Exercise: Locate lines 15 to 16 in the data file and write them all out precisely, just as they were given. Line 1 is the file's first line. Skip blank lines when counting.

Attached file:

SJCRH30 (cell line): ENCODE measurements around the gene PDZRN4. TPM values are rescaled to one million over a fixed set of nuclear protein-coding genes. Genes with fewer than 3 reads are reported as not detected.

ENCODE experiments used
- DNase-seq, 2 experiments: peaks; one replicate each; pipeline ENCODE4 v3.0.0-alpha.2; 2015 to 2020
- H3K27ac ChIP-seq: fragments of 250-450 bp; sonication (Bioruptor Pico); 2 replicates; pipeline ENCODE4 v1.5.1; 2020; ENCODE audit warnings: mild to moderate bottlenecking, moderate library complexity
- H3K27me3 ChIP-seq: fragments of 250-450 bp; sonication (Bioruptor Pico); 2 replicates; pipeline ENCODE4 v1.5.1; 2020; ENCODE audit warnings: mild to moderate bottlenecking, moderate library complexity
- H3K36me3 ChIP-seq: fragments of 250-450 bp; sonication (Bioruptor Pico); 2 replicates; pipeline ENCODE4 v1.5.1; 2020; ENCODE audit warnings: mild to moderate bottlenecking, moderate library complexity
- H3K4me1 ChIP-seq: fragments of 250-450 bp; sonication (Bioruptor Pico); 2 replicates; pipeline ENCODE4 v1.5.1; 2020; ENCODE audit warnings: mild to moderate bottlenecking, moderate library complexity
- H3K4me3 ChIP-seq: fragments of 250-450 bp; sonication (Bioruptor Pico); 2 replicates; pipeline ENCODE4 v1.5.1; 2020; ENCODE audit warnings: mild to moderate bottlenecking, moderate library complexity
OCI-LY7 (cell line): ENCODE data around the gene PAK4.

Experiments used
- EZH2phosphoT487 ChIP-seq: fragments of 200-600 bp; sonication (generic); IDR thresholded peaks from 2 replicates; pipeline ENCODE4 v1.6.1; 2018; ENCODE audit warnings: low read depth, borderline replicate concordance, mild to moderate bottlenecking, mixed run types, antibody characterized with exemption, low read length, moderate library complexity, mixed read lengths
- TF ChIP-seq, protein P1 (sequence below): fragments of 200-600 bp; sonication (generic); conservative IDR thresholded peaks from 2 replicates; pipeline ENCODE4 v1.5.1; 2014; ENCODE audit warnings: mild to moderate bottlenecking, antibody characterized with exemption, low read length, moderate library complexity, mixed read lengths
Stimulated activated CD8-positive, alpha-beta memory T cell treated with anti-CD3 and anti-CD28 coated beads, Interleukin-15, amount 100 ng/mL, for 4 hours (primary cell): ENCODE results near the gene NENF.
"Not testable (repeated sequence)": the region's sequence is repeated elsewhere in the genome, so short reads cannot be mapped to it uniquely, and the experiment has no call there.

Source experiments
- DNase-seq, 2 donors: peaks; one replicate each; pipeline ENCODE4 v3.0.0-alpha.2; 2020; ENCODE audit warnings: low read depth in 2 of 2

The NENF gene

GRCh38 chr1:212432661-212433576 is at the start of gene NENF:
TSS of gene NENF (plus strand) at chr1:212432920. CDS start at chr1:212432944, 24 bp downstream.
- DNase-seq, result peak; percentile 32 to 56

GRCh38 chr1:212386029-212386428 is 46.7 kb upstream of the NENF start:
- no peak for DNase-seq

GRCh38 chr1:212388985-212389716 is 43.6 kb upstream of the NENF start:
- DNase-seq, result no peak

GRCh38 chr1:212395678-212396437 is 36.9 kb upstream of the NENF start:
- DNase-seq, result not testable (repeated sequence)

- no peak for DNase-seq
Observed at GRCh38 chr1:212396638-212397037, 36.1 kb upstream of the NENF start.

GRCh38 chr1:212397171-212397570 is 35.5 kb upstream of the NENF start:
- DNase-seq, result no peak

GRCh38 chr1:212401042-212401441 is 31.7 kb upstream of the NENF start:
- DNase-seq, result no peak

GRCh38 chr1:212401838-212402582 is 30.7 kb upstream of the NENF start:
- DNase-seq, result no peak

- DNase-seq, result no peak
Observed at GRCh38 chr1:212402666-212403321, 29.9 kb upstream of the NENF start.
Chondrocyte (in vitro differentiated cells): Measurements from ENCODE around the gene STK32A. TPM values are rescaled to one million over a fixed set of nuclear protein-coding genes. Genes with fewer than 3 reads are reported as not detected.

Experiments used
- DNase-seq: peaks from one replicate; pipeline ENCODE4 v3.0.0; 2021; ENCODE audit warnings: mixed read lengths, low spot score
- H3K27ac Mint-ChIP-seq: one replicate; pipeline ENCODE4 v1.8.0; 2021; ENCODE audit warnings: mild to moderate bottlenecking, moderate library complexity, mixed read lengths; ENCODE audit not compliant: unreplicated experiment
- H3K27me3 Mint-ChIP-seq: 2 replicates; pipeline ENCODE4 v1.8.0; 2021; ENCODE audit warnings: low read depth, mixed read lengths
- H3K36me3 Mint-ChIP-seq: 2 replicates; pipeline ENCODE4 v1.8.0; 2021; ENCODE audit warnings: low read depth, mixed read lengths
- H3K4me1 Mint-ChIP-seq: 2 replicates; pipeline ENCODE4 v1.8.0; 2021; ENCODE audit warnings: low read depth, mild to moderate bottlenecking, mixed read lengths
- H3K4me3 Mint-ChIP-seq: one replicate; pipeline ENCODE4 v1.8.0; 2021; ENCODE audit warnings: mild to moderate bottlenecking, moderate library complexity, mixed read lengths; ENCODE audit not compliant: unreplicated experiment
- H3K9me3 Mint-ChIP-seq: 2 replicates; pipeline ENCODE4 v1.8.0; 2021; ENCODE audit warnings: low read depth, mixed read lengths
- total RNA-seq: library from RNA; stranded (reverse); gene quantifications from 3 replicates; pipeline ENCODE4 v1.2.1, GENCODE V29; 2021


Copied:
Source experiments
- DNase-seq, 2 donors: peaks; one replicate each; pipeline ENCODE4 v3.0.0-alpha.2; 2020; ENCODE audit warnings: low read depth in 2 of 2